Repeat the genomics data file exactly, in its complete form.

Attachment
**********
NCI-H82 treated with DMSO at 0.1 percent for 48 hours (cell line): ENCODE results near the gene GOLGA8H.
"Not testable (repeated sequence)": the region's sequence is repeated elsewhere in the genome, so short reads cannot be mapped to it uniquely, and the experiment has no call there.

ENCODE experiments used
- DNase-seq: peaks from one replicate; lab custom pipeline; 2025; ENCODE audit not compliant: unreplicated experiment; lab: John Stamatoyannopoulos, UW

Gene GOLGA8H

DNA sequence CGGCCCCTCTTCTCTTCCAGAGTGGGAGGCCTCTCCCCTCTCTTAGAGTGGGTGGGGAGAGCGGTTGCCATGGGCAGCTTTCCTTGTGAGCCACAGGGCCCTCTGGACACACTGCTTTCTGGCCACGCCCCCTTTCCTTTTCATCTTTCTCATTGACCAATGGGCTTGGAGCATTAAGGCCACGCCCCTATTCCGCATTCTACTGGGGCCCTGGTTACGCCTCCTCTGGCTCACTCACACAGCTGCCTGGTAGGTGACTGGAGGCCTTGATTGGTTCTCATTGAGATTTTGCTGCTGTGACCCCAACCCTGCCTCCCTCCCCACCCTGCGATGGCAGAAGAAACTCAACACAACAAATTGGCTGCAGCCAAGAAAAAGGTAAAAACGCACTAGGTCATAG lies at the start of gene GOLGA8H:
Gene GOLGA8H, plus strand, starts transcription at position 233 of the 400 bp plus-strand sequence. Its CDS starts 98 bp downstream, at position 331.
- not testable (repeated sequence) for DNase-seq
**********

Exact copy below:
NCI-H82 treated with DMSO at 0.1 percent for 48 hours (cell line): ENCODE results near the gene GOLGA8H.
"Not testable (repeated sequence)": the region's sequence is repeated elsewhere in the genome, so short reads cannot be mapped to it uniquely, and the experiment has no call there.

ENCODE experiments used
- DNase-seq: peaks from one replicate; lab custom pipeline; 2025; ENCODE audit not compliant: unreplicated experiment; lab: John Stamatoyannopoulos, UW

Gene GOLGA8H

DNA sequence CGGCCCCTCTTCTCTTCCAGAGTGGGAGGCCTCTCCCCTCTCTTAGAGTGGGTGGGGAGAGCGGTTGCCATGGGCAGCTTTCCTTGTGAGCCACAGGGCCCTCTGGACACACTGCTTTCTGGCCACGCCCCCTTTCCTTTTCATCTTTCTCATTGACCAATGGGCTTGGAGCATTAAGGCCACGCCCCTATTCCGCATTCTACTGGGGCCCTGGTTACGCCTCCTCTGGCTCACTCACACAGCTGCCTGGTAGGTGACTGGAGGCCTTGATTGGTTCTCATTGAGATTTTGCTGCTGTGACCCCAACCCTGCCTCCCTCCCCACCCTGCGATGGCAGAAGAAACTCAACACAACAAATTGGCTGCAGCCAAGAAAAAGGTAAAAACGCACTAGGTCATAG lies at the start of gene GOLGA8H:
Gene GOLGA8H, plus strand, starts transcription at position 233 of the 400 bp plus-strand sequence. Its CDS starts 98 bp downstream, at position 331.
- not testable (repeated sequence) for DNase-seq